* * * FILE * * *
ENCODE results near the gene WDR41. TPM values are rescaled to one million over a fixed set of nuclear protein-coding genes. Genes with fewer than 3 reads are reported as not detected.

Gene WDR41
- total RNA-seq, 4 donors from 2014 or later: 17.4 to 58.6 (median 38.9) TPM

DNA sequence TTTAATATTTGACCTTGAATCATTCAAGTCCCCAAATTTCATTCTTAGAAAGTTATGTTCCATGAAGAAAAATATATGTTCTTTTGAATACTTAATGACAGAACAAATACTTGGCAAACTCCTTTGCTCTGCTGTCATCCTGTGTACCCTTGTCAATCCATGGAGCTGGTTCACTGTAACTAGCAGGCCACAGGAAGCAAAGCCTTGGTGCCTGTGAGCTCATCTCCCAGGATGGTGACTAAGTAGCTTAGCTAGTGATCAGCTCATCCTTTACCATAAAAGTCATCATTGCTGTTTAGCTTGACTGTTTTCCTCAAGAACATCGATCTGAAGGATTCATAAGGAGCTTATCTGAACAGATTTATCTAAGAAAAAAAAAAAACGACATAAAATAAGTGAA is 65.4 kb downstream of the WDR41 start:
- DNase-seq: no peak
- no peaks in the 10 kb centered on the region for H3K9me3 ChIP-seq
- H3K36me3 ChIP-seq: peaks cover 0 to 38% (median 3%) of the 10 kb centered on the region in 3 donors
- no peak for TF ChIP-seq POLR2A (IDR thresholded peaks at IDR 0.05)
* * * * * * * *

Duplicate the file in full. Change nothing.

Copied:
ENCODE results near the gene WDR41. TPM values are rescaled to one million over a fixed set of nuclear protein-coding genes. Genes with fewer than 3 reads are reported as not detected.

Gene WDR41
- total RNA-seq, 4 donors from 2014 or later: 17.4 to 58.6 (median 38.9) TPM

DNA sequence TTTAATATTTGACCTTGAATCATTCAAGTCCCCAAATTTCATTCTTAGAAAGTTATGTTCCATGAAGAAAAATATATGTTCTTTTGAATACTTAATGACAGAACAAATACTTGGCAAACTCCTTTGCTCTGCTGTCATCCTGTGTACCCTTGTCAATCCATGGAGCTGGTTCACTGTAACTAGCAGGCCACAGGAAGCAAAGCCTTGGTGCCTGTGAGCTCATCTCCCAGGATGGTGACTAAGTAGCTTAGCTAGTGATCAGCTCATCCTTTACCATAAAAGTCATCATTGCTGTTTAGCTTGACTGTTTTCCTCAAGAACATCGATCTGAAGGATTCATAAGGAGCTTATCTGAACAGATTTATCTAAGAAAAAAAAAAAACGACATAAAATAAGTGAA is 65.4 kb downstream of the WDR41 start:
- DNase-seq: no peak
- no peaks in the 10 kb centered on the region for H3K9me3 ChIP-seq
- H3K36me3 ChIP-seq: peaks cover 0 to 38% (median 3%) of the 10 kb centered on the region in 3 donors
- no peak for TF ChIP-seq POLR2A (IDR thresholded peaks at IDR 0.05)